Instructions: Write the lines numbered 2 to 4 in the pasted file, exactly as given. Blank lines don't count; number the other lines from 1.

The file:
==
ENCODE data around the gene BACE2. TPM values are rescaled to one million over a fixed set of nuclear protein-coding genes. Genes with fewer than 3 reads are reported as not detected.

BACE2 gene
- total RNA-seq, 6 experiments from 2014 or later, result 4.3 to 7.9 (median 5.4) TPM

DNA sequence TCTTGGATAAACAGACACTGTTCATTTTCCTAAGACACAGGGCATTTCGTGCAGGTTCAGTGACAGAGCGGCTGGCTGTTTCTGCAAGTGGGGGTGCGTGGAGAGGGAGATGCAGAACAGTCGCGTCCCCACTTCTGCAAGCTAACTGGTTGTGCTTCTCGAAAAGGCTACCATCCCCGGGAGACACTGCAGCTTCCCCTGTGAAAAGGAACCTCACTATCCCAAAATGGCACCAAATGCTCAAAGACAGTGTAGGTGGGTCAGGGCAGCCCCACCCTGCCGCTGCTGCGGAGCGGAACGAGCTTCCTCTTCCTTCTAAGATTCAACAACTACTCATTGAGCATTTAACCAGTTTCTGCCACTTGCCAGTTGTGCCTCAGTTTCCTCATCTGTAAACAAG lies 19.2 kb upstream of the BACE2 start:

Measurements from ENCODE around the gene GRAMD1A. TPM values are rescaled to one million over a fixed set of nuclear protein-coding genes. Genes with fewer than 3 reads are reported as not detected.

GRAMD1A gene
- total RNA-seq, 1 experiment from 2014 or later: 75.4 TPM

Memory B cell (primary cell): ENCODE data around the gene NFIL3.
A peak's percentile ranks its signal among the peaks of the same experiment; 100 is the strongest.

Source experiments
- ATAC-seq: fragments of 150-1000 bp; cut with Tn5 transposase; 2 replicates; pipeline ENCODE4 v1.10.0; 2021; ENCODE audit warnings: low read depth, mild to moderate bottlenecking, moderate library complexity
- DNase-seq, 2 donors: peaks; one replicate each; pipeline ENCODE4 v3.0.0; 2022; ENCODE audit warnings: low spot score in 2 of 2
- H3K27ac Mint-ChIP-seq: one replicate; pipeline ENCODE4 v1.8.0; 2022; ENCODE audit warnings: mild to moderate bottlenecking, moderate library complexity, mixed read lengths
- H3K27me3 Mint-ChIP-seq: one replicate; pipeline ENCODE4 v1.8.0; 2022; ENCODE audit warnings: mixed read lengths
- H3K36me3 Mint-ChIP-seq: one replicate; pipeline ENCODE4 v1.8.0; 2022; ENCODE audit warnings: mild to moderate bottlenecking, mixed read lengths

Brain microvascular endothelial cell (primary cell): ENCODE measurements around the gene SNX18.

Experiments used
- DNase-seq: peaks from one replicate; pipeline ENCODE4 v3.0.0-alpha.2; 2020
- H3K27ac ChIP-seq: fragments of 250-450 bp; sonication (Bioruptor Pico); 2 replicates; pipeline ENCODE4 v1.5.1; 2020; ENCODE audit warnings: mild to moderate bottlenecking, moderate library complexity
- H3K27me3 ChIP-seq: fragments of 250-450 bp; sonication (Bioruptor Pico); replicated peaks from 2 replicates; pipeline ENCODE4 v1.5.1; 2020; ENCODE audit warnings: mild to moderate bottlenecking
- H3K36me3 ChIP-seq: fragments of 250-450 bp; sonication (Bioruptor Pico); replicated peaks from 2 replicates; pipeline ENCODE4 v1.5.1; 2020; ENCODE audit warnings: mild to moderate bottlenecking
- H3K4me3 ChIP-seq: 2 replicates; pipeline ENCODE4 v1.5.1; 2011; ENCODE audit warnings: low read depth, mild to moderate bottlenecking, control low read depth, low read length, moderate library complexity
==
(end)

BACE2 gene
- total RNA-seq, 6 experiments from 2014 or later, result 4.3 to 7.9 (median 5.4) TPM

DNA sequence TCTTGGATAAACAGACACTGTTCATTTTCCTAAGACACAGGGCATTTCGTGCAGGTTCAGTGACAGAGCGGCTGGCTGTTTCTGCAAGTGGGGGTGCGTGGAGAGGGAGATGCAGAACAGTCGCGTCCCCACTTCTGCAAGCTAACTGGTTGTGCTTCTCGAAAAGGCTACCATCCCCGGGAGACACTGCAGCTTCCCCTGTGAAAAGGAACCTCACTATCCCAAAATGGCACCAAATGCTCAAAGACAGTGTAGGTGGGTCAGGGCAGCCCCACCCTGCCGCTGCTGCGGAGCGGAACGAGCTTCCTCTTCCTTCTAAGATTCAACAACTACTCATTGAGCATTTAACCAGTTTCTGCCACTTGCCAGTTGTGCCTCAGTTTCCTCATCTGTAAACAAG lies 19.2 kb upstream of the BACE2 start: